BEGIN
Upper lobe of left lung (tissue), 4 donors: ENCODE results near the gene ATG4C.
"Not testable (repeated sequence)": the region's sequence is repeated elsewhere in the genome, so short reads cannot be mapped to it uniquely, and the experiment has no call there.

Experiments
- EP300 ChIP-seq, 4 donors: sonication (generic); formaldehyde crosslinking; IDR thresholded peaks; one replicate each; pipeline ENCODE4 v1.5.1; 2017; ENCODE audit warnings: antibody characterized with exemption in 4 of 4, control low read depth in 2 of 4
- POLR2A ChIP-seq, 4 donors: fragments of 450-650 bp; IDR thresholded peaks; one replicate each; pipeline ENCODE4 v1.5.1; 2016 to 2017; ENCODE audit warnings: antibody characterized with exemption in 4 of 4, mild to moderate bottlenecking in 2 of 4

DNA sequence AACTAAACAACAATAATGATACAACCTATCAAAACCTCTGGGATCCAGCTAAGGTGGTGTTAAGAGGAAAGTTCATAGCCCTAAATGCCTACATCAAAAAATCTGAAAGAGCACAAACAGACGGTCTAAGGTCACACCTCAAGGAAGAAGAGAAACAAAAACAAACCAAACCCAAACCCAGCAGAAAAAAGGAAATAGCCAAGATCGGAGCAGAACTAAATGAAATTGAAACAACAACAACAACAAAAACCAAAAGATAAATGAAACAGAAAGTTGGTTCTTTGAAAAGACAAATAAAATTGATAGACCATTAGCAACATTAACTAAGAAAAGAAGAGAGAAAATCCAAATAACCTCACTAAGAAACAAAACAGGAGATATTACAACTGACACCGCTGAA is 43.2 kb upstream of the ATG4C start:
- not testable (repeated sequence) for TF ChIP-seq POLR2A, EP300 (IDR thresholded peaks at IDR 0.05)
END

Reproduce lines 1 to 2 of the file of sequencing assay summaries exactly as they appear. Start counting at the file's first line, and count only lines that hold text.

Upper lobe of left lung (tissue), 4 donors: ENCODE results near the gene ATG4C.
"Not testable (repeated sequence)": the region's sequence is repeated elsewhere in the genome, so short reads cannot be mapped to it uniquely, and the experiment has no call there.